Chișinău is a city that grew and developed under different political and economic regimes, that's why Moldova still lacks independent mass media, institutions, and civil society. The switch from an authoritarian regime to a democratic one consisted, on one hand, in the never-ending economic transition and in the commercialization of public spaces for private benefits, followed by radical transformations of the social life in Moldova; on the other hand, the cultural institutions still act as in Soviet times, except during a temporary internationalization of Moldova's art and culture, occurred after the fall of the Soviet Union. The lack of available funds for independent culture initiatives still doesn't allow to educate a new generation of cultural workers able to deal with a globalized context.
It is designed for people interested in contemporary art and culture, but also in architecture, in social movements, in politics and in other public issues. From April to November each year, the Flat Space hosts a weekly program of activities and events, including activities centered on specific communities and social groups, like the flea exchange markets, the open air discothèques, some sports competitions, and some cooking and food sharing activities. They are attended mainly by urban youth, whom Oblerlhit Association proposes new opportunities of acting, thinking and exchanging knowledge of public issues.
Since its construction, Flat Space created a direct reference to the built environment of Chișinău micro-districts, the new urban areas developed after the Second World War, and encouraged the inhabitants to leave their flats and to get engaged, in order to increase awareness about the ways in which the public space is designed and governed nowadays.
As installed right in front of the Cultural Department of Chișinău Municipality's building, Flat Space provides a different perspective on the neo-liberal environment and on the role that artists and cultural workers could play while acting within it. Inside and outside Flat Space, Oberlhit Association runs a program that responds to different cultural and social needs of Chișinău inhabitants. Its main goal is to design new legal frames which would redefine the role of art and culture in the creation of sustainable urban development policies, and that of communities in decision-making processes.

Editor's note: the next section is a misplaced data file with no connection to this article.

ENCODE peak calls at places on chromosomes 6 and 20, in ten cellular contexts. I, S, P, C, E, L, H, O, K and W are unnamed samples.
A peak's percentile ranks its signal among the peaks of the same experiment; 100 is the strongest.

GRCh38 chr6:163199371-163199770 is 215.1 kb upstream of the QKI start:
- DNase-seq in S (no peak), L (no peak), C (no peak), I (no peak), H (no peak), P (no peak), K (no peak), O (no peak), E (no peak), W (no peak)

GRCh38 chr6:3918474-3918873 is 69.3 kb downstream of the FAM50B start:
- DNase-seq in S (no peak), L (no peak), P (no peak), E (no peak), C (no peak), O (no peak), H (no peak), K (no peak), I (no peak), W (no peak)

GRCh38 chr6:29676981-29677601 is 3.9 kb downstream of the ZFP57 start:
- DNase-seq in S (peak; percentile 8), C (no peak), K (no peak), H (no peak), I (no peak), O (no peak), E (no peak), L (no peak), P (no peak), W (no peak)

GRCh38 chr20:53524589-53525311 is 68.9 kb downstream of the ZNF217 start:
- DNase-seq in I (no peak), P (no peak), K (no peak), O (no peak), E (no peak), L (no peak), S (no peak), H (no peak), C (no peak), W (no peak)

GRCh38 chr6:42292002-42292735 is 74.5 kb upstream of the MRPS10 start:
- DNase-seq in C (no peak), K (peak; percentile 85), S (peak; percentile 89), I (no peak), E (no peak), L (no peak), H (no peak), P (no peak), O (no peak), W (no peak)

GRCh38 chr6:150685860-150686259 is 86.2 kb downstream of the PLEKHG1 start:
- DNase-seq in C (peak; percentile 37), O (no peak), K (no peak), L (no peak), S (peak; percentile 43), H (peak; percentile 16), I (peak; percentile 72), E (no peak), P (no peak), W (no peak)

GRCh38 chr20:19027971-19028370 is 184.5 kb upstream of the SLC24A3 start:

The phenomenon of clandestine exhibitions, which proliferated throughout the Soviet Union in the years now known as the Brezhnevian. In 2008 an association of young artists, backed by the European Cultural Foundation and with the support of local residents, pioneered an alternative installation with which they took over the place and once again contradicted the official discourse. They called their project “Apartament Deschis” (Flat Space), in a deliberate word play between the notion of home (apartment) and the more immediate form of public space (flat place). It's a functional replica of a socialist apartment designed by Stefan RUSU commissioned to represent the identity of KIOSK project, a cultural info-point and a public platform for participation, that wishes to promote contemporary art and youth culture in public space, to state its importance in the process of transition by strengthening the local and developing the regional and European/international network of cultural operators and professionals.
The point of departure for the design of the FLAT SPACE/APARTAMENT DESCHIS project was to publicly display the private space of a flat limited by the standards of the socialist society, which still is a strong visual element within the contemporary urban and social landscape of East European countries. Moreover, the project was aimed at democratizing the cultural act through providing public access to events that were to occur in this space, somehow as a continuation of the “unofficial” or underground practice during the era of the totalitarian regime, when underground art was being denied access to “official” exhibition spaces and, more generally speaking, it wasn’t publicly accepted; the phenomenon of exhibitions in private flats proliferated during the stagnation years (1970s – 1980s), when underground art could only be seen in intimate settings by a small audience. In contrast with the small dimensions of the new housing built after the WWII and the earthquake of 1940, the interstitial spaces between the buildings were so disproportionate that, even today, the figures for unoccupied land in Chişinău are among the highest for European capitals. Since the market economy forcefully irrupted in Moldova after the country achieved independence, bringing about an almost total paralysis of state activity in the public sphere, those spaces lapsed into a state of neglect and chaos or taked over for private profit or illegally occupations, together with cultural facilities.
The transparency and the openness of the flat give the exposure to an architectural model extracted from the flat building that is composed from few basic elements characteristic to societies in transitions: the main façade with a balcony covered with plastic windows, dining room, kitchen and bathroom. The balcony is a key element, which will function as a cultural info point and will distribute information with cultural content. The rest of the space that is exposed to the public will bear a multifunctional character and will serve as an open platform for public presentations and cultural events. The installation is free of any bounds marking its perimeters so that it exposes to public view the intimate inside of a flat constricted by Soviet standards. It is slightly raised off the ground and, if its polyhedral geometry gives it a powerful visual presence, what it represents has a potent symbolic charge for anyone who has lived in a similar flat.
All copyright belongs to Shanghai Academy of Fine Arts, Shanghai University.